Posts Tagged ‘Juan José Palacios «Tele»’

3 songs of Triana

El Patio (1975); front by Máximo MorenoTriana has been one of the best Spanish rock bands, considered as a legend today. Triana was formed by three musicians from other 60s pop groups: Jesús de la Rosa (1948-1983), vocals and keyboards; Eduardo Rodríguez “Roadway”, guitar and vocals; and Juan José Palacios “Tele” (1944-2002), percussion. They recorded his first LP in 1975. Triana belongs to the musical movement called as Andalusian rock and the flamenco-rock style (beside other bands as Smash or Medina Azahara), a kind of mix of flamenco and foreign psychedelic and progressive rock (King Krimson, Pink Floyd, etc.), so, maybe, it’s a kind of folk-rock. Triana’s lyrics, generally writen by De la Rosa or by “Roadway”, are very poeticals, and those of their beginnings are very implicated with society. Here there are three great songs, each one from a different album: El patio (“The Quadrangle”, 1975), Hijos del agobio (“Children of the burden”, 1977) and, their last one, … Llegó el día (“… Has come the day”, 1983):

El patio, recorded in 1974 and released in 1975, was their cover letter: psychedelic and progressive rock, with the touch of flamenco, and a very strong songs influenced by Andalusian poetry. The album first cut is this invitation to life and love.

Abre la puerta

Yo quise subir al cielo para ver
y bajar hasta el infierno para comprender
qué motivo es
que nos impide ver
dentro de ti
dentro de ti
dentro de mí…

Abre la puerta niña
que el día va a comenzar
se marchan todos los sueños
qué pena da despertar.

Por la mañana amanece
la vida y una ilusión
deseos que se retuercen
muy dentro del corazón.

Soñaba que te quería
soñaba que era verdad
que los luceros tenían
misterios para soñar.

Hay una fuente niña
que la llaman del amor
donde bailan los luceros
y la luna con el sol.

Abre la puerta niña
y dale paso a la luz
mira qué destello tiene
esa nube con el sol.

Por la mañana amanece
la vida y una ilusión
deseos que se retuercen
muy dentro del corazón.

Hay una fuente niña
que la llaman del amor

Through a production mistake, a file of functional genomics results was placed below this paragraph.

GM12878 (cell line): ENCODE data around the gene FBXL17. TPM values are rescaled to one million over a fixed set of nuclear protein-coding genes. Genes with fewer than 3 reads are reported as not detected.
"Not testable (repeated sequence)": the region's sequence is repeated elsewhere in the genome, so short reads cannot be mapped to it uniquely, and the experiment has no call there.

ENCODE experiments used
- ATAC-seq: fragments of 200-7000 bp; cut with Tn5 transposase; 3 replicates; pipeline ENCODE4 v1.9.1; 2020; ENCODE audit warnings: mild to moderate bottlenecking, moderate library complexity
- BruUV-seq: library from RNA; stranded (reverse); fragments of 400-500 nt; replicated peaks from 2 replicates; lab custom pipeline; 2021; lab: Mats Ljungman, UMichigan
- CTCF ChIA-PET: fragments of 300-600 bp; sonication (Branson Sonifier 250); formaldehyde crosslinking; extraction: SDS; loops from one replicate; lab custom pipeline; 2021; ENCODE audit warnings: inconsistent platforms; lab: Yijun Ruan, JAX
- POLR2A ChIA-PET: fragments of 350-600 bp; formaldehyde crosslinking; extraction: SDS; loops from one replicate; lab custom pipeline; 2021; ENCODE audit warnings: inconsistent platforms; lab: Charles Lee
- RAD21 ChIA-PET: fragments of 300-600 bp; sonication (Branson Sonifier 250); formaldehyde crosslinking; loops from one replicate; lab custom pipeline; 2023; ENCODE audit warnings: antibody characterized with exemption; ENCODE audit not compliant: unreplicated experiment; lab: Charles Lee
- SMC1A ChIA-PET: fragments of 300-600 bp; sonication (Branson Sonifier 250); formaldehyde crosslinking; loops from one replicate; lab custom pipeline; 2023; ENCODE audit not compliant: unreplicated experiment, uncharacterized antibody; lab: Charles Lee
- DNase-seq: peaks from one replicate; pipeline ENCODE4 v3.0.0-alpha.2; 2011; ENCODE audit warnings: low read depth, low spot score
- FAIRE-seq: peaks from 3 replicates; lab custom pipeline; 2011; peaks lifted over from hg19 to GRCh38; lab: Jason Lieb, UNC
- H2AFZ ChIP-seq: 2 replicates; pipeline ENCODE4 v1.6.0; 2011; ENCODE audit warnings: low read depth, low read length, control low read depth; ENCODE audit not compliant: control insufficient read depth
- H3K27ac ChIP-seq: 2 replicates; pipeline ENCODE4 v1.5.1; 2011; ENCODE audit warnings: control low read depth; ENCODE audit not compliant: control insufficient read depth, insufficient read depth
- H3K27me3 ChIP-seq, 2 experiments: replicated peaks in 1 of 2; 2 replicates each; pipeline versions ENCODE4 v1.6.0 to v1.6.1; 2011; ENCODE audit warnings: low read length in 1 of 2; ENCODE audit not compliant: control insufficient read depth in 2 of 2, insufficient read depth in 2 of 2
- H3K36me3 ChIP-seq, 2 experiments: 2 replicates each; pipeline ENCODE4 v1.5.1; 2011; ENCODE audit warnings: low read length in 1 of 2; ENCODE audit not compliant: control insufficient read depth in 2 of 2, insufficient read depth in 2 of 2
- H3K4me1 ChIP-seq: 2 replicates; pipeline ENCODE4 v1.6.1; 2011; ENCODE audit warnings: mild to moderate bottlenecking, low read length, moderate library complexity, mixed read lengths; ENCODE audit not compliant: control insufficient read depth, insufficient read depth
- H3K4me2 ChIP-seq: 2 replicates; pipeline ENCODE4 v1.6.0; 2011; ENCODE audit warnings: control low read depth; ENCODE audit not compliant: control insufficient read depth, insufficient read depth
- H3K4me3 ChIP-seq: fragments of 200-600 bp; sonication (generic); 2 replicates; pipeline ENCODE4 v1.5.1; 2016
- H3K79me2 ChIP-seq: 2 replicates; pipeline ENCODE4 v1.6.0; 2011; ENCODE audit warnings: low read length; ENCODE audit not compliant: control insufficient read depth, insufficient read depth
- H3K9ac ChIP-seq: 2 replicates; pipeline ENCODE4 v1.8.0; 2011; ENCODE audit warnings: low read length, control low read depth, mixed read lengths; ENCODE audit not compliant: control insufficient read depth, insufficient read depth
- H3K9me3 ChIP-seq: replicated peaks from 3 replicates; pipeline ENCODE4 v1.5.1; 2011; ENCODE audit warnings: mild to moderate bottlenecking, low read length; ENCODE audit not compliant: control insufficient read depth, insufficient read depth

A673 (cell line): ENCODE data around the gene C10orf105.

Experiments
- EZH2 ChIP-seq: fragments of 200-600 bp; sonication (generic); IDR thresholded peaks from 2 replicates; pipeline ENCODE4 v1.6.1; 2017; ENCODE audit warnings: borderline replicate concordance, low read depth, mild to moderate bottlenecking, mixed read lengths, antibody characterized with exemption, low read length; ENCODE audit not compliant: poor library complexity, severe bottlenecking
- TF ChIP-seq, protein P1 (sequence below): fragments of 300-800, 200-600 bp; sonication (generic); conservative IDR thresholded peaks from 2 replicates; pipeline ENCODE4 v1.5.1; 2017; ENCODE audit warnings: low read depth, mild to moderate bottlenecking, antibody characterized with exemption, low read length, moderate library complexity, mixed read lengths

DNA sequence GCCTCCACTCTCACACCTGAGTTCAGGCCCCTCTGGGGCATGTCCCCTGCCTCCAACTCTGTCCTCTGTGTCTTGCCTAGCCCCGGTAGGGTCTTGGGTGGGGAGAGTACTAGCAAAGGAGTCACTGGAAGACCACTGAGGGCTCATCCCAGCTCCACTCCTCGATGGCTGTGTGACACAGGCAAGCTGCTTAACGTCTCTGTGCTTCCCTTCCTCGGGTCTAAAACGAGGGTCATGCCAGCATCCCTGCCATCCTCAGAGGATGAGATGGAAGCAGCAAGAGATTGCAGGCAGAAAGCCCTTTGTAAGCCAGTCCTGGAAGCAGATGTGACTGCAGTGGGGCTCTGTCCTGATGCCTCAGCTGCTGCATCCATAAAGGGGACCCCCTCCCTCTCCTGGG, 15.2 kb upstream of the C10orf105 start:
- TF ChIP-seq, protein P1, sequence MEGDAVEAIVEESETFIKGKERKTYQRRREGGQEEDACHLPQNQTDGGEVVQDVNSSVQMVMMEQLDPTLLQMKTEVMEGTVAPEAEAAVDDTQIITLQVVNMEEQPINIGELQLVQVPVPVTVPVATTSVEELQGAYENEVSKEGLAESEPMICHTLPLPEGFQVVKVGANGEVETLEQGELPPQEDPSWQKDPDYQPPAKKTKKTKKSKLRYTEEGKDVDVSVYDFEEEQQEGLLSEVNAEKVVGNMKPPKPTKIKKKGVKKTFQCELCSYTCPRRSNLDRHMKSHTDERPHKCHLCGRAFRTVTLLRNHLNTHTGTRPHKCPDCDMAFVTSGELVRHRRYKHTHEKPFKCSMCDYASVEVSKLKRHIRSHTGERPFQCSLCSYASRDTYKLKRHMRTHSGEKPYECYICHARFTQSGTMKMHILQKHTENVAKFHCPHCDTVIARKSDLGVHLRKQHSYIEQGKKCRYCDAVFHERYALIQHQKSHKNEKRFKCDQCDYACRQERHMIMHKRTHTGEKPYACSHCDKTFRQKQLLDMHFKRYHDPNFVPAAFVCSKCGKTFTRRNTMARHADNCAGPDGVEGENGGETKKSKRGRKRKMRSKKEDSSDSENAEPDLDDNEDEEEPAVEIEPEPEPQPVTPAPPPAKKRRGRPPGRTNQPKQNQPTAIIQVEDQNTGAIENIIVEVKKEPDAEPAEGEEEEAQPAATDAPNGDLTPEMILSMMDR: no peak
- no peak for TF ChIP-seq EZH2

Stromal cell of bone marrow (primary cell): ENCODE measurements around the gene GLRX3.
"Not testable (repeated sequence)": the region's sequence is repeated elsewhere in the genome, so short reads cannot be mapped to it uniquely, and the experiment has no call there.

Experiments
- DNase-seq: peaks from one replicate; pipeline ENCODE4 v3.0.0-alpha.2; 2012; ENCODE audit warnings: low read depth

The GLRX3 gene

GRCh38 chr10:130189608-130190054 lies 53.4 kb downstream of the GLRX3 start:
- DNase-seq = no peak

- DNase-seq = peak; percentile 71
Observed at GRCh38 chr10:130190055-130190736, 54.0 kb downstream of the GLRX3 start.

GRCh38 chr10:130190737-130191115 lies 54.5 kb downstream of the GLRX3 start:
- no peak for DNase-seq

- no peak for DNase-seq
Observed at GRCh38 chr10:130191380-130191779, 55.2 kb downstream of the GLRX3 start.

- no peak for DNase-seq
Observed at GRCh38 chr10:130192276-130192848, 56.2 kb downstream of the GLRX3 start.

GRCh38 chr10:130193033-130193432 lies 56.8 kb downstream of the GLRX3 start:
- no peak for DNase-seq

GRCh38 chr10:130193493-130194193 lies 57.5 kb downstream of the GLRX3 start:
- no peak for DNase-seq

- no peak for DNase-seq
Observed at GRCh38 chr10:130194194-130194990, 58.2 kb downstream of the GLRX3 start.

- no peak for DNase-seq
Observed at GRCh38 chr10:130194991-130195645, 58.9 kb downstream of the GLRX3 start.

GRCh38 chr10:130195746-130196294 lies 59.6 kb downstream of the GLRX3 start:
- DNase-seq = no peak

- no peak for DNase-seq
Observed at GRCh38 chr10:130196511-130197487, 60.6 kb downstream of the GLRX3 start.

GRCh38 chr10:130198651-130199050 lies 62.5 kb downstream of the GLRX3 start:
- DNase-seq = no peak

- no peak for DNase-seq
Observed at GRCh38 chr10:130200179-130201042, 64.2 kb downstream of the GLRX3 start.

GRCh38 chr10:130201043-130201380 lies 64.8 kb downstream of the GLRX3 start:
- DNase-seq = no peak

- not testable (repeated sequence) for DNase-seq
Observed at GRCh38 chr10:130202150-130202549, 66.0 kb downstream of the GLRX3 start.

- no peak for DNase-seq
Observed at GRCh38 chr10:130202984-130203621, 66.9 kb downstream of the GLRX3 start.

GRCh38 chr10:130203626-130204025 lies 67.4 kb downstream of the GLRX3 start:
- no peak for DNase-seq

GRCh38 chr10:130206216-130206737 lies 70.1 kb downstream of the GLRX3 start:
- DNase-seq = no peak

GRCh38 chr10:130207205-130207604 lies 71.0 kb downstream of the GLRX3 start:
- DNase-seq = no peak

donde bailan los luceros
y la luna con el sol.

Open up the door

I wanted go up to heaven to see/ and go down to hell to understand/ which is that reason/ that prevent us from seeing/ inside you,/ inside you,/ inside me…// Open up the door baby/ the day is beginning/ all the dreams go along/ what a pity is awaking.// In the morning dawns/ life and a hope,/ wishes that are twisting/ very deep inside the heart.// I was dreaming I love you/ I was dreaming it was true/ that the bright stars had/ mysteries for dreaming.// There’s a spring, baby,/ they call it “of love”/ where are dancing the stars/ and the moon with the sun.// Open up the door baby/ and let ligh in/ look such a flash has/ that cloud with the sun…

Jesús de la Rosa

Hijos del agobio; front by Máximo MorenoMeanwhile, their second one, Hijos del agobio, with the same kind of powerful music (psychedelic, progresive and har-rock with flamenco), had a kind of songs more implicated with the Spanish society of the last 70s: a country that was on the road to democracy, but with a lot of injustices, as the repression against worker’s strikes, and the rise of the extreme-right wing’s parties and armed bands.  The next song –completed by the next track, “Necesito” (I need)- talked about that situation of a kind of politicians talking about what was the best for the people, and it’s also an allegation for democracy, the right of choosing: